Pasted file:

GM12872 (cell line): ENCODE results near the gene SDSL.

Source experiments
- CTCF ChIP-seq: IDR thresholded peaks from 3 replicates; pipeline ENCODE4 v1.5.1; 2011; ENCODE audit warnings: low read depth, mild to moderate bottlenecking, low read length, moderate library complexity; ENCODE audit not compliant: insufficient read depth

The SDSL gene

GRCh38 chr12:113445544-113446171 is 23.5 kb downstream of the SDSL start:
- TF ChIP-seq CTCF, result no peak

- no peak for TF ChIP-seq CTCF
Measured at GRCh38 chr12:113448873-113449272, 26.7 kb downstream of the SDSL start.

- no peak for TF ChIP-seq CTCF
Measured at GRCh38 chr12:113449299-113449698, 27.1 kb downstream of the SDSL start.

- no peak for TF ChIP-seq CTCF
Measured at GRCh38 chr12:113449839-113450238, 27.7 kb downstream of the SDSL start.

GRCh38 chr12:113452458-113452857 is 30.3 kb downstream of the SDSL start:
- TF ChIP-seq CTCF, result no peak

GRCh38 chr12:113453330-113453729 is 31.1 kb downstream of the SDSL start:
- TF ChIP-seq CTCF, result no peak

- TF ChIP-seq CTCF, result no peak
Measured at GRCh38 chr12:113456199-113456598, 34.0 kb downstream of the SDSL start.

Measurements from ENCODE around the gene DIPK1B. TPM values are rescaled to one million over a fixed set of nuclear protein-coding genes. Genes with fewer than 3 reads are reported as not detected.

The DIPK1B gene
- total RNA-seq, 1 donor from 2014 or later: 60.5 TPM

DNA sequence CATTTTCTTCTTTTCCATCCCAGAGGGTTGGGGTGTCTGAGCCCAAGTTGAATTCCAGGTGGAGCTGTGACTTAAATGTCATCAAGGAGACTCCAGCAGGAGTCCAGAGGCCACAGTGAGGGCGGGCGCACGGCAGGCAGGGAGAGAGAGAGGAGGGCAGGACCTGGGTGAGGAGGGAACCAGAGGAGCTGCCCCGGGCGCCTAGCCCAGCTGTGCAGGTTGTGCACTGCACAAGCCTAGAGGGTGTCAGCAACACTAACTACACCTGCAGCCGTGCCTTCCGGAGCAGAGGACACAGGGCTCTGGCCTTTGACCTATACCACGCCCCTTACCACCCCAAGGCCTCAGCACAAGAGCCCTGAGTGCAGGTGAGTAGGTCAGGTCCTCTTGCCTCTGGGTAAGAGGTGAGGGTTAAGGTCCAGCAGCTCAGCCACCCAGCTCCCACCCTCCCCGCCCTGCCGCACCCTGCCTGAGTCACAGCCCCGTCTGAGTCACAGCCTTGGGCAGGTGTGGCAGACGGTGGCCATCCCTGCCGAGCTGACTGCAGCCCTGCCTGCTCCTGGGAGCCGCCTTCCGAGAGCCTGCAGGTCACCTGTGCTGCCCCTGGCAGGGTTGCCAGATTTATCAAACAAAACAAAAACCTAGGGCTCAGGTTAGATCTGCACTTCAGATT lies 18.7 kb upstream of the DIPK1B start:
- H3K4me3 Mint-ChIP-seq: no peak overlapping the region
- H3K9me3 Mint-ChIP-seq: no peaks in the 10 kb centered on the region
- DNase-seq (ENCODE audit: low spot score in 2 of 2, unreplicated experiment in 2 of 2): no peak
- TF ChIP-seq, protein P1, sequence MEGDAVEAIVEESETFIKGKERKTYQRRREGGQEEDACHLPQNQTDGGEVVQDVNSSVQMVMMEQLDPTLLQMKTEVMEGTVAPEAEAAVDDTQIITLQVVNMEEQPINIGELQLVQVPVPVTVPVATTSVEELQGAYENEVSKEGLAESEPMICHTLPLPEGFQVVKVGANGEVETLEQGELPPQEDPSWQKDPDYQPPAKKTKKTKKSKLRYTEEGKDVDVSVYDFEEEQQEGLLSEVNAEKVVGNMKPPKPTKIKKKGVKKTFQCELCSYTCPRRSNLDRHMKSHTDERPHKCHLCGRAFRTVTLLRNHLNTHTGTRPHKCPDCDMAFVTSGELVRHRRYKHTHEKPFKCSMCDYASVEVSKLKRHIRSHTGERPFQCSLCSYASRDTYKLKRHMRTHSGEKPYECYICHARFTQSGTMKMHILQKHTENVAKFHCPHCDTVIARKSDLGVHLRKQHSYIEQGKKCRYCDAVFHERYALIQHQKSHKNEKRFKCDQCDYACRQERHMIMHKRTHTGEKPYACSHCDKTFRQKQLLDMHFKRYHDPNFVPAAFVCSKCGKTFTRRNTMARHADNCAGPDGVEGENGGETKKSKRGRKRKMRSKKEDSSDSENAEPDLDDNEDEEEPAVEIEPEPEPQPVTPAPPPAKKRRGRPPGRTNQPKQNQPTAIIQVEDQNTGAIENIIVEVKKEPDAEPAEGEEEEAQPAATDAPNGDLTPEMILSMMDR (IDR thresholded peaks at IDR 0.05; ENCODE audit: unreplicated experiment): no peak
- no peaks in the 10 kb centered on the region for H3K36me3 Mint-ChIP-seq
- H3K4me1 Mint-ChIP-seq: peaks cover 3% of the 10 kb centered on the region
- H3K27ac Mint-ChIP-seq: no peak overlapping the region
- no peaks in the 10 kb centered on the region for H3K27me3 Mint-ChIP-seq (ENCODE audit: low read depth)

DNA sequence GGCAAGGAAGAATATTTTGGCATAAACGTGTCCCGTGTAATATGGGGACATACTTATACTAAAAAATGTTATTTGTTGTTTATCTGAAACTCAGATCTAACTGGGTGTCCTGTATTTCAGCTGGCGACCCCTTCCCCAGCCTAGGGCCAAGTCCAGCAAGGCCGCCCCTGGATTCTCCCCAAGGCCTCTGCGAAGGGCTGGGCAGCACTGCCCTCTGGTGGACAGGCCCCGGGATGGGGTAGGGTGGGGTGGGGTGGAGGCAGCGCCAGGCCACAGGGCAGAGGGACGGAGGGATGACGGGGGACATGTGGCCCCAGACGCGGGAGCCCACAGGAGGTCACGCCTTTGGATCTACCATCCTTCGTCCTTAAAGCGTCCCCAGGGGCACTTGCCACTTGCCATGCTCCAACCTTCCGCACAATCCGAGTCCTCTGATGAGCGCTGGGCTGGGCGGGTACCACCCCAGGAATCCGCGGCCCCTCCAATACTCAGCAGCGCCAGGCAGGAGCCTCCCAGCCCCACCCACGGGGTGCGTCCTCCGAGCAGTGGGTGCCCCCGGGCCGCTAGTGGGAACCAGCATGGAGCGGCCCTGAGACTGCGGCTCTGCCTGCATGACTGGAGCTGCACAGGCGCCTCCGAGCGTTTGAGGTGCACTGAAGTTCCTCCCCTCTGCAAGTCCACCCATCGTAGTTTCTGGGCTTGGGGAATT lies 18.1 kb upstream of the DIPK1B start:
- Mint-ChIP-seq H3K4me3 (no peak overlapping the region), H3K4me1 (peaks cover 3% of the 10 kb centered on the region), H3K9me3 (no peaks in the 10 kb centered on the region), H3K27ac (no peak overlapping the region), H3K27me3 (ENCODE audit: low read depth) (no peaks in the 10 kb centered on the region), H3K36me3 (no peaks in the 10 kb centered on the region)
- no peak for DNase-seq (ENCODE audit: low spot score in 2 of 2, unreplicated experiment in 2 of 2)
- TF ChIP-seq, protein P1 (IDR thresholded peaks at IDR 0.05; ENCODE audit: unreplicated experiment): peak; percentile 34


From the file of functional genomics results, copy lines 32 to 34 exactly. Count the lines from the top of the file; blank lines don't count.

- Mint-ChIP-seq H3K4me3 (no peak overlapping the region), H3K4me1 (peaks cover 3% of the 10 kb centered on the region), H3K9me3 (no peaks in the 10 kb centered on the region), H3K27ac (no peak overlapping the region), H3K27me3 (ENCODE audit: low read depth) (no peaks in the 10 kb centered on the region), H3K36me3 (no peaks in the 10 kb centered on the region)
- no peak for DNase-seq (ENCODE audit: low spot score in 2 of 2, unreplicated experiment in 2 of 2)
- TF ChIP-seq, protein P1 (IDR thresholded peaks at IDR 0.05; ENCODE audit: unreplicated experiment): peak; percentile 34